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Scandinavian Drama: Medieval and Modern Introduction This issue of Comparative Drama has been organized around Scandinavian drama in the Middle Ages and the relation between the medieval and modern in theater and film. The theme is defined by the five contributors who revisit specific domains of the medieval world. The object and nature of their search for the Middle Ages set the boundaries for a collective attempt to represent Scandinavian drama in a medieval context. Below the clouded and tangled patterns of facts and events the scholars represented here attempt to reconstruct history from their diverse vantage points. They all share a historical approach in their remembrance and reflection on things past. From this perspective the articles allow themselves naturally to be presented in chronological order. Terry Gunnell's article, '"The Rights of the Player': Evidence of Mimi and Histriones in Early Medieval Scandinavia," examines evidence for mimes and actors from the beginning of the tenth century to around 1350. Gunnell refers initially to an often repeated assertion that apart from the liturgical ceremonies of the Catholic Church, "medieval Scandinavia was, to all intents and purposes, void of any other dramatic activity." In his careful philological reconstruction of the evidence pertaining to the early implications of the word leikari (literally "player"), primarily in Old Norse literature, he traces the itinerant entertainers recorded at the courts and castles of medieval Scandinavia. It was after all the aristocracy's demand for story-telling, poetry, singing, and mime as entertainment—an aristocracy with sufficient economic resources— that made these incipient theatrical activities possible. The earliest appearance of these players in Scandinavia seems to have been at the court of King Haraldr hárfagri (c.855-932). The evidence from Gunnell's research supports the notion of the courtly milieu of the nobility as the provider of literary culture in the vernacular languages in Scandinavia, with Norway and Denmark being slightly earlier than Sweden. In other words, only a small and select group from the ruling class could attend these performances, but thereupon these activities were disseminated to the educated burghers and other residents of towns in the Middle Ages. The entertainers' popularity among aristocracy and common people alike can be seen from the restrictive laws which applied to the rights pertaining to the players in m ivComparative Drama provincial Sweden from the thirteenth century onwards. The players in Gunnell's documentation represent a histrionic tradition of music, dance, mime, farce, and burlesque comedy skits memorized to be "improvised" from shared performance structures and techniques . In this way they represent a continuous histrionic tradition of creation and re-creation in many ways analogous to the oral ballad tradition . The players represent a body of knowledge with antecedents in the European community of mimi and histriones. It was a performance tradition that existed without written documentation apart from the scant and scattered comments of observers. Albertus Pictor's painting of a player (Sw.: lekare), dressed in colored hood and tights and playing his fiddle in a suggestive position, in the famous wall paintings at the Härkeberga church in Uppland from the 1480's is a revealing document. Another portrayal of lekaren in the same sequence by Albertus Pictor depicts a player who, entering the stage cautiously and peeking forward with shield and stick, is dressed in a green fool's garment with hood, pointed ears, black stockings, and leather bauble. In Ingmar Bergman's depiction of medieval life in The Seventh Seal, a troupe of itinerant lekare are shown in their profession, improvising a bawdy farce about a cuckolded husband as part of their stock repertoire. There may be here a direct inspiration from the visual imagination of Albertus Pictor since the latter also appears in the film as a spokesman on life and art. Bergman also presents him as the painter of a wall painting of the Dance of Death, underscoring the director's central visual metaphor for the existential human dilemma of suffering in the face of death. While there is such a painting at N0rre Alslev church in Denmark, none has been identified in medieval Sweden, though Albertus Pictor did depict a related motif, the Wheel of Life, in the H...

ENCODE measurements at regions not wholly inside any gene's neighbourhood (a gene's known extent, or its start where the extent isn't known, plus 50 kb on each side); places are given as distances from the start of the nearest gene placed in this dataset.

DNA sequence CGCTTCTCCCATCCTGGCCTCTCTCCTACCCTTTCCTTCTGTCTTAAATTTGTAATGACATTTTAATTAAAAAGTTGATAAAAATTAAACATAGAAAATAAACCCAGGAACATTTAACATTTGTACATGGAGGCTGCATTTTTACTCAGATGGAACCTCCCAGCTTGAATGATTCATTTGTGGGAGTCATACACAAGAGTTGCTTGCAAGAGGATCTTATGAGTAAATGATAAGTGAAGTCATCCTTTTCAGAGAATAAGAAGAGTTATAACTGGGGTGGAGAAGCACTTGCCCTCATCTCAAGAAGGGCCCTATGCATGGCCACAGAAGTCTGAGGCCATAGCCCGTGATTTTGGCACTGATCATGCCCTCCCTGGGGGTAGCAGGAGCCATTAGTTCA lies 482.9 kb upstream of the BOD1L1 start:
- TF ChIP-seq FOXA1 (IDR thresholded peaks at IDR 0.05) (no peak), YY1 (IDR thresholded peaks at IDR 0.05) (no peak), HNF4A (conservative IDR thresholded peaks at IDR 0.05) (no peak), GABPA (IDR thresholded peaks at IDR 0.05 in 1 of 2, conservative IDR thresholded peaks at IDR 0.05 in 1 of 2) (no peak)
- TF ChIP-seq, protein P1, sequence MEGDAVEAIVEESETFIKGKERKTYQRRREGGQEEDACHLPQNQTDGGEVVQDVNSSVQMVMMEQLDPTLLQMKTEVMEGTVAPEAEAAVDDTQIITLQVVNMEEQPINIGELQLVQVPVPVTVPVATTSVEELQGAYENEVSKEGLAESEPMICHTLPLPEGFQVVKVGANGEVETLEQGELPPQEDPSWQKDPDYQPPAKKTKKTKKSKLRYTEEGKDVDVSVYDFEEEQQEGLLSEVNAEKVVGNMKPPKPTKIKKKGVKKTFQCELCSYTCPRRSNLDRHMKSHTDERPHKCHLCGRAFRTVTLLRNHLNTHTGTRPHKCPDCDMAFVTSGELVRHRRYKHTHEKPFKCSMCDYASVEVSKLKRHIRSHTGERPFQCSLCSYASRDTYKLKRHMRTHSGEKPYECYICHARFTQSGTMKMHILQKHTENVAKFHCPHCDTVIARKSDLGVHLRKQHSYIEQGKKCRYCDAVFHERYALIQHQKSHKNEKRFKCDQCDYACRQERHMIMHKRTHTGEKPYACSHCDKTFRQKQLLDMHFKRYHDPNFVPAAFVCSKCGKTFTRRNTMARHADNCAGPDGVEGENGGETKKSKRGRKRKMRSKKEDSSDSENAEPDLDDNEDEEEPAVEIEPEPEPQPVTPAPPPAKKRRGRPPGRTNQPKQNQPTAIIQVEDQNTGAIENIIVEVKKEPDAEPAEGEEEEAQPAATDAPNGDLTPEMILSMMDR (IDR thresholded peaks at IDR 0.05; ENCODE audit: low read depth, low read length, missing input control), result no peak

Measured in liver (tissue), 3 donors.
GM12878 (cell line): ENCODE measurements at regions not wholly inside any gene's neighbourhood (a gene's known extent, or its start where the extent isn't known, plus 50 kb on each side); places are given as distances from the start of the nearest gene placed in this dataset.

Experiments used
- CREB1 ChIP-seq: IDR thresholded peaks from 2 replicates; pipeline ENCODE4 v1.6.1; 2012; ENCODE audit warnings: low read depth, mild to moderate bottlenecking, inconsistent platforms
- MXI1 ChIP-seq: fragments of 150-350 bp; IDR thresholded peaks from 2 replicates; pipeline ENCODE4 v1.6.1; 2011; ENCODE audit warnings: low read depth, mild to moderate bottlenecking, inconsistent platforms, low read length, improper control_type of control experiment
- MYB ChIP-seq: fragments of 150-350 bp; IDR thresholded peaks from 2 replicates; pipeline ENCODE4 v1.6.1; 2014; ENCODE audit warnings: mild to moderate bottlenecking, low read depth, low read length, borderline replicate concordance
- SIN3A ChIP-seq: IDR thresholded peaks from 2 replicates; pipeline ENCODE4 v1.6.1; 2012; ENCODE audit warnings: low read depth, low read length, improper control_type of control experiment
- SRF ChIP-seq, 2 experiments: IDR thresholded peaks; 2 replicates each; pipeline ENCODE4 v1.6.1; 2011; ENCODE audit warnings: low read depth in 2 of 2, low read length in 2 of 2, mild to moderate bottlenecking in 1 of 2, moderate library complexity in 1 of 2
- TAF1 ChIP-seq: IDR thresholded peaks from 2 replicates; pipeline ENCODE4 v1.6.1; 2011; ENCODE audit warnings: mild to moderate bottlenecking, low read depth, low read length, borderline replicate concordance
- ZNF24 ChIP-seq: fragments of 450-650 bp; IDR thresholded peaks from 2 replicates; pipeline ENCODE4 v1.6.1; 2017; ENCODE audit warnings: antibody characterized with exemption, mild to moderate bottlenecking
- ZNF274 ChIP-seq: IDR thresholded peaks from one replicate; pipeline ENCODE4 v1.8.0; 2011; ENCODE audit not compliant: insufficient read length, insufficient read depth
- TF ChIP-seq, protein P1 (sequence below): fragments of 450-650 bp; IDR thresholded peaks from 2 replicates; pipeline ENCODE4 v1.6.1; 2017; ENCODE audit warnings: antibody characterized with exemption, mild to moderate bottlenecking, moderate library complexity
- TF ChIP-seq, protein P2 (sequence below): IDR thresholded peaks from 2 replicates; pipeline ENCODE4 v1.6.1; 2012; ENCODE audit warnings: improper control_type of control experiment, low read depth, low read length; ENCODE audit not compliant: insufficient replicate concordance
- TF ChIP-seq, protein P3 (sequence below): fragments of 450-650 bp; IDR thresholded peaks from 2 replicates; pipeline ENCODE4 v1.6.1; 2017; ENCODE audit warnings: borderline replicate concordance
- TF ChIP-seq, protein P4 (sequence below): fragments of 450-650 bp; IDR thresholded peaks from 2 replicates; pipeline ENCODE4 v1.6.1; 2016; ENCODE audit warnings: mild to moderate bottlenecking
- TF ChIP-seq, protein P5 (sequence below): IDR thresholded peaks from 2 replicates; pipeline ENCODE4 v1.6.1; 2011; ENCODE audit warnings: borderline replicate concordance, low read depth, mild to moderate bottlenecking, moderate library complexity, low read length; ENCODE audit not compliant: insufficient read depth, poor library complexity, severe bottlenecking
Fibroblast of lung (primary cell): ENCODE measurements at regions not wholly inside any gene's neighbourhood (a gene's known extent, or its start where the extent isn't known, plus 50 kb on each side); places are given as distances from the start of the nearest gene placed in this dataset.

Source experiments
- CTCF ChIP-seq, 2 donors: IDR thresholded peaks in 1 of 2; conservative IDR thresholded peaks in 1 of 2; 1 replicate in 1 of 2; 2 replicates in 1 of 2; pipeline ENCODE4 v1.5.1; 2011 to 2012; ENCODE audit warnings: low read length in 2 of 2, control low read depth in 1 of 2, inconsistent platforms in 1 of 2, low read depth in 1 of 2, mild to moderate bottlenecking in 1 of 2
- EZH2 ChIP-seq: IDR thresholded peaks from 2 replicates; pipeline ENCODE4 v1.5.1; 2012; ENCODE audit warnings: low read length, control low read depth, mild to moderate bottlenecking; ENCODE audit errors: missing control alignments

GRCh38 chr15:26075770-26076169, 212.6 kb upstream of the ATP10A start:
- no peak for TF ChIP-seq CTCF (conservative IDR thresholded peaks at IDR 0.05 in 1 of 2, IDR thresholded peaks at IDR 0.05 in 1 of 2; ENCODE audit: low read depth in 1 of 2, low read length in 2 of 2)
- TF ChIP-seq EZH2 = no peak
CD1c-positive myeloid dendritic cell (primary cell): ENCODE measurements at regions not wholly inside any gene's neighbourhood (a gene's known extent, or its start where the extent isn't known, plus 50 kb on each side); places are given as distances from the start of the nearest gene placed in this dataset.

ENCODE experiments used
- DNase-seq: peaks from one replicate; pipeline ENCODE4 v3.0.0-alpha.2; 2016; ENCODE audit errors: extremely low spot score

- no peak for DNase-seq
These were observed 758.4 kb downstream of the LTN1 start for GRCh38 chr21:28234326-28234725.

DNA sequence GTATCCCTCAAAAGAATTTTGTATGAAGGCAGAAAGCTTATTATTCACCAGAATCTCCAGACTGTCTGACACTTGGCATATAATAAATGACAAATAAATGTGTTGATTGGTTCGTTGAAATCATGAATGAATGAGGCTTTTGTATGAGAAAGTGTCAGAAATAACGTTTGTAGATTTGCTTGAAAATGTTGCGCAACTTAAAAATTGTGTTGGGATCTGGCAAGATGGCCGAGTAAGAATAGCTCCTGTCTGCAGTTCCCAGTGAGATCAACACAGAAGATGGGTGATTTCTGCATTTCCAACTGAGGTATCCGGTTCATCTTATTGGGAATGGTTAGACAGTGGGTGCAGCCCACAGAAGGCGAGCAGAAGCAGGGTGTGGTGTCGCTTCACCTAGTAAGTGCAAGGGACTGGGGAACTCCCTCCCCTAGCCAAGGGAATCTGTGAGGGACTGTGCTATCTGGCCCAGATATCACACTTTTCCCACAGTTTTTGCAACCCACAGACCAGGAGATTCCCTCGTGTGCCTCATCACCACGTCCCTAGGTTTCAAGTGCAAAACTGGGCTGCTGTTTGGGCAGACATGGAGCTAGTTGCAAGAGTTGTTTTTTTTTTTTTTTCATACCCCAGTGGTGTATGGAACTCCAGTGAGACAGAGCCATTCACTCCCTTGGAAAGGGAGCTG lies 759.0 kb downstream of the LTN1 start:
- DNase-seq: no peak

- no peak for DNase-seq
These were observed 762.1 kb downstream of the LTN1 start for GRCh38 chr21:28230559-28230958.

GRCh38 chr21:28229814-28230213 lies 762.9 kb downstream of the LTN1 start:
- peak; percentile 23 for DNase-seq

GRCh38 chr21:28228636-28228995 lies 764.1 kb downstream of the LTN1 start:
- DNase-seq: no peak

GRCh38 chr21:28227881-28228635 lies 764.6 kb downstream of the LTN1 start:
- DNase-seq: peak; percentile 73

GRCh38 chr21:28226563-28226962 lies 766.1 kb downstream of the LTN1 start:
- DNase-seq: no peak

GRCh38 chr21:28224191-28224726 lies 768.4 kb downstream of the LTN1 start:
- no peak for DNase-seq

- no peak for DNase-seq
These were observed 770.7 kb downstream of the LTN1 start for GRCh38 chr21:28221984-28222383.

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Additional Information

ISSN
1936-1637
Print ISSN
0010-4078
Pages
pp. iii-x
Launched on MUSE
2016-10-05
Open Access
No
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